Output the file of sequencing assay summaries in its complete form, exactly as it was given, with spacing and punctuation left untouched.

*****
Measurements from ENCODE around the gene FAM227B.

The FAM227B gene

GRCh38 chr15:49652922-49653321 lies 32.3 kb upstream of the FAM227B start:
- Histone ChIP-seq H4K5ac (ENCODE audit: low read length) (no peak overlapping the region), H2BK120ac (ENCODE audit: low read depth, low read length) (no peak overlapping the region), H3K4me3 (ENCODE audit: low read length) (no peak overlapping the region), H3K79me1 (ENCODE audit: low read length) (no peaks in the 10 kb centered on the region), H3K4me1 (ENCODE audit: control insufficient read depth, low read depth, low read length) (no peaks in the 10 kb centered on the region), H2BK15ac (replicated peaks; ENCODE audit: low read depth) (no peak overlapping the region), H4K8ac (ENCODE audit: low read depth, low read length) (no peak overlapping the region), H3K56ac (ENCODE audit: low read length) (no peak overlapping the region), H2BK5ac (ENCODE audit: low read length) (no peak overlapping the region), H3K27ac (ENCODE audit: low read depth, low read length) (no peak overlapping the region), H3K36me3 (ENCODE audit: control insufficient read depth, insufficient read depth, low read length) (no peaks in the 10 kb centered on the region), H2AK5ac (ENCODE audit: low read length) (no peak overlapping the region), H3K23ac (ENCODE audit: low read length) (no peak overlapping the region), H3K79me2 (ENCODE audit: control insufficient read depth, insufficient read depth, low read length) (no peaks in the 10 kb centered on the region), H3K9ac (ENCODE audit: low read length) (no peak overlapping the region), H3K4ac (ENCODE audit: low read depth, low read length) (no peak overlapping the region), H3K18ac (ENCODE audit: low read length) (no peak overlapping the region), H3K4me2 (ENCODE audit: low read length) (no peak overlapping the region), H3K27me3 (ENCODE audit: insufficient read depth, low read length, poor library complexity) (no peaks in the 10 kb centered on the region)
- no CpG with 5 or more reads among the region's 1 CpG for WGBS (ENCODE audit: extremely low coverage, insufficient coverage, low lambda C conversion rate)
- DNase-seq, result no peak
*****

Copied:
Measurements from ENCODE around the gene FAM227B.

The FAM227B gene

GRCh38 chr15:49652922-49653321 lies 32.3 kb upstream of the FAM227B start:
- Histone ChIP-seq H4K5ac (ENCODE audit: low read length) (no peak overlapping the region), H2BK120ac (ENCODE audit: low read depth, low read length) (no peak overlapping the region), H3K4me3 (ENCODE audit: low read length) (no peak overlapping the region), H3K79me1 (ENCODE audit: low read length) (no peaks in the 10 kb centered on the region), H3K4me1 (ENCODE audit: control insufficient read depth, low read depth, low read length) (no peaks in the 10 kb centered on the region), H2BK15ac (replicated peaks; ENCODE audit: low read depth) (no peak overlapping the region), H4K8ac (ENCODE audit: low read depth, low read length) (no peak overlapping the region), H3K56ac (ENCODE audit: low read length) (no peak overlapping the region), H2BK5ac (ENCODE audit: low read length) (no peak overlapping the region), H3K27ac (ENCODE audit: low read depth, low read length) (no peak overlapping the region), H3K36me3 (ENCODE audit: control insufficient read depth, insufficient read depth, low read length) (no peaks in the 10 kb centered on the region), H2AK5ac (ENCODE audit: low read length) (no peak overlapping the region), H3K23ac (ENCODE audit: low read length) (no peak overlapping the region), H3K79me2 (ENCODE audit: control insufficient read depth, insufficient read depth, low read length) (no peaks in the 10 kb centered on the region), H3K9ac (ENCODE audit: low read length) (no peak overlapping the region), H3K4ac (ENCODE audit: low read depth, low read length) (no peak overlapping the region), H3K18ac (ENCODE audit: low read length) (no peak overlapping the region), H3K4me2 (ENCODE audit: low read length) (no peak overlapping the region), H3K27me3 (ENCODE audit: insufficient read depth, low read length, poor library complexity) (no peaks in the 10 kb centered on the region)
- no CpG with 5 or more reads among the region's 1 CpG for WGBS (ENCODE audit: extremely low coverage, insufficient coverage, low lambda C conversion rate)
- DNase-seq, result no peak